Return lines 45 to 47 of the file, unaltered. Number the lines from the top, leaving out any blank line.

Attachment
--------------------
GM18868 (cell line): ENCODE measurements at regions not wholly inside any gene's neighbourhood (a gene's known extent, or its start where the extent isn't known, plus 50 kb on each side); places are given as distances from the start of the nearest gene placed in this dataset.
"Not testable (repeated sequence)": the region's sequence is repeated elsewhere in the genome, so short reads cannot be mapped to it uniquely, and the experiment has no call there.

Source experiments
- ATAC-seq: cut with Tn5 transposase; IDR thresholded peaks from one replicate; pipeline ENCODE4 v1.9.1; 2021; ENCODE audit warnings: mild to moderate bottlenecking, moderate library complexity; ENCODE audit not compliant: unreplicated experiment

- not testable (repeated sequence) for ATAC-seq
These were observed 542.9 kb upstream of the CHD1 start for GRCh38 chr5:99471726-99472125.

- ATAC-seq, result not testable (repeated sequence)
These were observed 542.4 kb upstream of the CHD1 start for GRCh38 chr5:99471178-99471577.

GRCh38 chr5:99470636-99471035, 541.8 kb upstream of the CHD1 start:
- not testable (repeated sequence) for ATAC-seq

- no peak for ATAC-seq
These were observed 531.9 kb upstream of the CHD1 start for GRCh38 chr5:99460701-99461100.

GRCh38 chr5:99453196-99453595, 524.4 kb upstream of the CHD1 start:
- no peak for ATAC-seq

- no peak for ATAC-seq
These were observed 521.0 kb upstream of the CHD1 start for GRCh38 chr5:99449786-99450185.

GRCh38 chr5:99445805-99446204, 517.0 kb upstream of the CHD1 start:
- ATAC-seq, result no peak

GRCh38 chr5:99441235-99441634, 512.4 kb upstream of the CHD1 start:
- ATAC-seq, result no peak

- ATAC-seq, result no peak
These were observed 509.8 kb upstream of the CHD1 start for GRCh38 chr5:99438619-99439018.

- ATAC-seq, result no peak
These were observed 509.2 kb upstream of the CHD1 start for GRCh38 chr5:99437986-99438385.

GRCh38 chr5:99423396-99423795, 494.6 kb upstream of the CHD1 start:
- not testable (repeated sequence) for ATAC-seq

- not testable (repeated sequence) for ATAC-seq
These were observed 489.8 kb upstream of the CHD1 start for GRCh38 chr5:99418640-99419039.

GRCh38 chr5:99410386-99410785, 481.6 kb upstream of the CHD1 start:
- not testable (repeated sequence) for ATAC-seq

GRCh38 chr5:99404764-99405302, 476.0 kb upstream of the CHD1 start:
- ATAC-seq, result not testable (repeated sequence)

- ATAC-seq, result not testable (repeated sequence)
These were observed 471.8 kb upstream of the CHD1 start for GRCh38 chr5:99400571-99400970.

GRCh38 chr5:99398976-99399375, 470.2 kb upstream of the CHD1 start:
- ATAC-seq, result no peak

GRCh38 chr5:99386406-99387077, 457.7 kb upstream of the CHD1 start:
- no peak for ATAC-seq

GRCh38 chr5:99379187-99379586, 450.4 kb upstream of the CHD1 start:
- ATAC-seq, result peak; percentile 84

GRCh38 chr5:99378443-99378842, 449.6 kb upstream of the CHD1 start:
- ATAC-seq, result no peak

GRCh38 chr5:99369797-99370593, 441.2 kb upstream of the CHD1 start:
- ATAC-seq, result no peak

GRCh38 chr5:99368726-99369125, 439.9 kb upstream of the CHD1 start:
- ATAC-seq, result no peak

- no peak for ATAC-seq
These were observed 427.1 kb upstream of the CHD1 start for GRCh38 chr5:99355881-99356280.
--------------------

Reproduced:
GRCh38 chr5:99368726-99369125, 439.9 kb upstream of the CHD1 start:
- ATAC-seq, result no peak

- no peak for ATAC-seq